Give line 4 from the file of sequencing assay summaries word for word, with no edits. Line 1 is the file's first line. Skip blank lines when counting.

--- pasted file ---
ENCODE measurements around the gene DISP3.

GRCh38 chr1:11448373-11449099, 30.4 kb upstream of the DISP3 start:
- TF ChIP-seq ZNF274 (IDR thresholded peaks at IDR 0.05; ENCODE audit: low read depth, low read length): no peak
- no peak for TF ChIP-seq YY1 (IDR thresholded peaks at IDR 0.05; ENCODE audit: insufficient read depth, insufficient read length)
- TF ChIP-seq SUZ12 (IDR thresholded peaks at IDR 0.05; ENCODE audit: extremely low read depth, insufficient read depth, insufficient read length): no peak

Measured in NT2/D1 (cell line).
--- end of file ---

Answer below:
- no peak for TF ChIP-seq YY1 (IDR thresholded peaks at IDR 0.05; ENCODE audit: insufficient read depth, insufficient read length)